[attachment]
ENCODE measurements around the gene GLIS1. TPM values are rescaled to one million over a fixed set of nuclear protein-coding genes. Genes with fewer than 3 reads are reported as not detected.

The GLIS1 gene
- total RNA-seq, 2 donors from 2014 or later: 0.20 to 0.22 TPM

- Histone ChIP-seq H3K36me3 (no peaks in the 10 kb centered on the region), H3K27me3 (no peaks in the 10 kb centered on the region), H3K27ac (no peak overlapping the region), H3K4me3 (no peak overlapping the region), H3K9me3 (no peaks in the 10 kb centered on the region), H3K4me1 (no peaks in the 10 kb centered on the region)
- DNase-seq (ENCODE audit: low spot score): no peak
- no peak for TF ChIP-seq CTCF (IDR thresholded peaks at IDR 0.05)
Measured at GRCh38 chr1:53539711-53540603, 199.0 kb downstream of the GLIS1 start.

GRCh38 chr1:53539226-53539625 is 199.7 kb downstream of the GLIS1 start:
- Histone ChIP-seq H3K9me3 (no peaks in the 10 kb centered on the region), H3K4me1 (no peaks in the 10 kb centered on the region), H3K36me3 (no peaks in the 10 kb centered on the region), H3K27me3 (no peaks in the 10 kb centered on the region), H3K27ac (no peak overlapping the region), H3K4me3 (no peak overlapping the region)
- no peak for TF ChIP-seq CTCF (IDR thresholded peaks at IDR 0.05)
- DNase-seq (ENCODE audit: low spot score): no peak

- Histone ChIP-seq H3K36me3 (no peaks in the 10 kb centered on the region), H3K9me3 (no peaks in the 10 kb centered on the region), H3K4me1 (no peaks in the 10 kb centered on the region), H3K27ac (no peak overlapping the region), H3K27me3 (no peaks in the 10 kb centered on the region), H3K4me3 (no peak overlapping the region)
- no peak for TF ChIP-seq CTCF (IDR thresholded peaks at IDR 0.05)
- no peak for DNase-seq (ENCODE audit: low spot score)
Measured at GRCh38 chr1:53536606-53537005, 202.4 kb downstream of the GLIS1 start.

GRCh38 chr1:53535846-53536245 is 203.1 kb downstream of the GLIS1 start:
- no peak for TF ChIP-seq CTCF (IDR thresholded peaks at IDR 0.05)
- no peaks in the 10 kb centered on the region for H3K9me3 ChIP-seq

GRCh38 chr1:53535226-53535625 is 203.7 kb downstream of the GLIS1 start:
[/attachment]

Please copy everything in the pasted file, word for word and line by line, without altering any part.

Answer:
ENCODE measurements around the gene GLIS1. TPM values are rescaled to one million over a fixed set of nuclear protein-coding genes. Genes with fewer than 3 reads are reported as not detected.

The GLIS1 gene
- total RNA-seq, 2 donors from 2014 or later: 0.20 to 0.22 TPM

- Histone ChIP-seq H3K36me3 (no peaks in the 10 kb centered on the region), H3K27me3 (no peaks in the 10 kb centered on the region), H3K27ac (no peak overlapping the region), H3K4me3 (no peak overlapping the region), H3K9me3 (no peaks in the 10 kb centered on the region), H3K4me1 (no peaks in the 10 kb centered on the region)
- DNase-seq (ENCODE audit: low spot score): no peak
- no peak for TF ChIP-seq CTCF (IDR thresholded peaks at IDR 0.05)
Measured at GRCh38 chr1:53539711-53540603, 199.0 kb downstream of the GLIS1 start.

GRCh38 chr1:53539226-53539625 is 199.7 kb downstream of the GLIS1 start:
- Histone ChIP-seq H3K9me3 (no peaks in the 10 kb centered on the region), H3K4me1 (no peaks in the 10 kb centered on the region), H3K36me3 (no peaks in the 10 kb centered on the region), H3K27me3 (no peaks in the 10 kb centered on the region), H3K27ac (no peak overlapping the region), H3K4me3 (no peak overlapping the region)
- no peak for TF ChIP-seq CTCF (IDR thresholded peaks at IDR 0.05)
- DNase-seq (ENCODE audit: low spot score): no peak

- Histone ChIP-seq H3K36me3 (no peaks in the 10 kb centered on the region), H3K9me3 (no peaks in the 10 kb centered on the region), H3K4me1 (no peaks in the 10 kb centered on the region), H3K27ac (no peak overlapping the region), H3K27me3 (no peaks in the 10 kb centered on the region), H3K4me3 (no peak overlapping the region)
- no peak for TF ChIP-seq CTCF (IDR thresholded peaks at IDR 0.05)
- no peak for DNase-seq (ENCODE audit: low spot score)
Measured at GRCh38 chr1:53536606-53537005, 202.4 kb downstream of the GLIS1 start.

GRCh38 chr1:53535846-53536245 is 203.1 kb downstream of the GLIS1 start:
- no peak for TF ChIP-seq CTCF (IDR thresholded peaks at IDR 0.05)
- no peaks in the 10 kb centered on the region for H3K9me3 ChIP-seq

GRCh38 chr1:53535226-53535625 is 203.7 kb downstream of the GLIS1 start: